Walmsley: I didn’t necessarily know if I was crushing the course record. I thought I still had to really fight for it just to nip it by a couple minutes. But I guess the best way to explain it is: off of Quarry Road, where I missed the left turn in 2016, there were two people there, hands up, like, “Don’t go this way!” Which was very nice of them, I do appreciate that. But I always envisioned people like watching and being able to do a little jab-step past that turn, like “Ah, I’m just kidding.” More just as a laugh for myself. If no one was there, I would have done it just to have a joke with myself during the race: “Ha, I got it.”

Walmsley: But yeah, I made the left, and you go up the little scrambly climb and then you make a right to get back on the flowy trails there. I make the right, and just scared two little cubs right up a tree on the trail. The tree was as close to the trail as you can get. Mama bear is right there and is not going anywhere. It was reported that it took 10 minutes…

iRunFar: Yeah, the [second-hand reports] that it cost you 10 minutes. Why was it more like two or three?

Walmsley: What it feels like in that situation, when adrenaline is very high, feels very different. But it couldn’t have been more than two minutes. I would say it was at least a minute because I was yelling at it, I was trying to throw rocks in that area to at least scare the mama bear. The cubs didn’t scare me as much. I think they climbed pretty high. Eventually I think I was being aggressive enough with my voice that I think the mama bear was a bit hesitant. I was like, “Alright, I’ll just sneak past.” I’d say I was 10 to 15 feet away from it when I was staring at it, like, “Don’t come at me.” It was nice enough to let me go. We finished the job from there.

iRunFar: How did you deal with the adrenaline?

Walmsley: The closest thing I had was in the Grand Canyon, the mountain lion in the box canyons. I think I got a huge adrenaline lift from that. This time, I thought, Oh, this should give me an adrenaline lift. I even thought about it. But at that point, there’s no more adrenaline to give. I was actually fairly steady from it. I mean, you’ll hear a bear chasing you. It’s not like it can gracefully go through the forest. It wasn’t chasing me.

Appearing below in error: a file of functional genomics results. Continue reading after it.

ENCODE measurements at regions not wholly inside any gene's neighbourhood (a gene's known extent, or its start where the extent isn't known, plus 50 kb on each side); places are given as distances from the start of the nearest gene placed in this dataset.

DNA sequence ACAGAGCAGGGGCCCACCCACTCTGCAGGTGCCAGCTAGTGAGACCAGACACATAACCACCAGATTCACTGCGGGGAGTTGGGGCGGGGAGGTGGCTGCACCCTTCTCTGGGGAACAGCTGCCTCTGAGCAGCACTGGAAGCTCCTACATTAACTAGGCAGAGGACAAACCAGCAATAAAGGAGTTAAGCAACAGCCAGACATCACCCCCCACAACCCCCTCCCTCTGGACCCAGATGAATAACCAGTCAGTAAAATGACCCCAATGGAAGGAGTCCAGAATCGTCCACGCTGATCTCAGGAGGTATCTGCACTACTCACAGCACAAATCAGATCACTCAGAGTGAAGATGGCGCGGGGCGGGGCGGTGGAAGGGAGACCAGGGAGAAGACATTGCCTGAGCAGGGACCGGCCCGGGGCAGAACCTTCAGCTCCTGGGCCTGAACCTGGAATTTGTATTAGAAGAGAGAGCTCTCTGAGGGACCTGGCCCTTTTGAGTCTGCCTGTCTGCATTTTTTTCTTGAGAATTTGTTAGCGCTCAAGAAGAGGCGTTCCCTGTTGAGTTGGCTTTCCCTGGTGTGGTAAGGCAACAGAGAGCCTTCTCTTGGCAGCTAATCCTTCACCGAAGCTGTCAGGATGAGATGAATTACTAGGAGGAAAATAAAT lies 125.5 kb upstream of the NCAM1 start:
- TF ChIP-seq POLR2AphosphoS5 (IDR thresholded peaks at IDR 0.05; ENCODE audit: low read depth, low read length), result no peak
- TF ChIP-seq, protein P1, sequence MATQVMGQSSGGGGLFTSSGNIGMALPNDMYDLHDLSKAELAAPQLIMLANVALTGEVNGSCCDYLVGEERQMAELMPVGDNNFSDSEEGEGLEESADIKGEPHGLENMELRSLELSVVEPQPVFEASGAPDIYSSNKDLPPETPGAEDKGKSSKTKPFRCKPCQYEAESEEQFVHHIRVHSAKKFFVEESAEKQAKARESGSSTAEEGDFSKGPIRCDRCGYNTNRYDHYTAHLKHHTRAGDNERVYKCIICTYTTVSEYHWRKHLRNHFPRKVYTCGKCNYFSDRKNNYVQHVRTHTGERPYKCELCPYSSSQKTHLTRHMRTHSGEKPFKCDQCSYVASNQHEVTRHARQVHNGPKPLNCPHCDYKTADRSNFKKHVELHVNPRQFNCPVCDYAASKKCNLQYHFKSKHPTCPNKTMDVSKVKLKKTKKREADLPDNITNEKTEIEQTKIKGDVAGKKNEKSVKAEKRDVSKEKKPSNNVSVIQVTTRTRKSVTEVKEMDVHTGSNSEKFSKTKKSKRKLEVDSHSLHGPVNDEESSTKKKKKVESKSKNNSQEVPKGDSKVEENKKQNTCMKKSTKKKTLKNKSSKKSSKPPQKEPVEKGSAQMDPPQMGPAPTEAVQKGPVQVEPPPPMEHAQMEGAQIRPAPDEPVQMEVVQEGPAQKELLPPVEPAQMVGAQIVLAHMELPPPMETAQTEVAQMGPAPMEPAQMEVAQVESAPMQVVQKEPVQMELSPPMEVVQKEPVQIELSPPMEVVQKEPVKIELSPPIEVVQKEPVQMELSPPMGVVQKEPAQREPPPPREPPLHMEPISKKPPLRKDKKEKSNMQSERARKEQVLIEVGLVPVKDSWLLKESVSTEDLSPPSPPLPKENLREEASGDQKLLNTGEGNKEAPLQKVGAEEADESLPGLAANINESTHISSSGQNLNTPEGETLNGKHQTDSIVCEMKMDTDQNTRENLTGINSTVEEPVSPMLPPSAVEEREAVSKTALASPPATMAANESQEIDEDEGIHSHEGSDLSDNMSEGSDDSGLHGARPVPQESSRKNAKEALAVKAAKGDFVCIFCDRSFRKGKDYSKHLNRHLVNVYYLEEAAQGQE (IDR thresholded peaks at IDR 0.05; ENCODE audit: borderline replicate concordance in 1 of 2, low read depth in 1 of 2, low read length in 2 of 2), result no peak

iRunFar: What was your favorite moment from yesterday?

Walmsley: Crossing the river! Finally doing the river, and just hanging from the rope. I had two hands at the time. I remember losing bottles down the river in 2016 and last year I didn’t get a chance to go across the river. It was a boat year and I was really looking forward to that. Chris Thornley, who is Craig Thornley’s brother and runs Squirrel’s Nut Butter, he’s in charge of the river crossing. He’s in the safety raft. We talk about it all the time in Flagstaff.

iRunFar: He made floaties for you.

Walmsley: He did. I was kind of expecting them to be there this year. I would’ve put them on if they were. He made Squirrel’s Nut Butter floaties for my arms. “Not going down this year!” Anyway, there was a point where I was asking a volunteer to poke a bottle back down in my holder, but otherwise it was really nice because with the flotation device you just hold the rope and I was floating and just walked along. It was a nice moment, take a deep breath and soak it in.

iRunFar: Two years ago you didn’t seem quite with it, not quite your normal self at the river. But this year…

Walmsley: The biggest difference between 2016 and this year was that in 2016 I started hot. Up until the river I just crushed it. But I definitely felt like I was losing momentum. Maybe I wasn’t being conservative, because I knew I had a chance to do something here, but I was definitely suffering later in the race as it went on. This year it even crossed my mind that if I went four miles off course, I had plenty of time and energy. It was just so much more controlled throughout the day and it kept building steam and momentum. This race was really special because Hoka, Drymax, and Clif Bar all worked with me with prototype stuff, so I just had gear so dialed this year.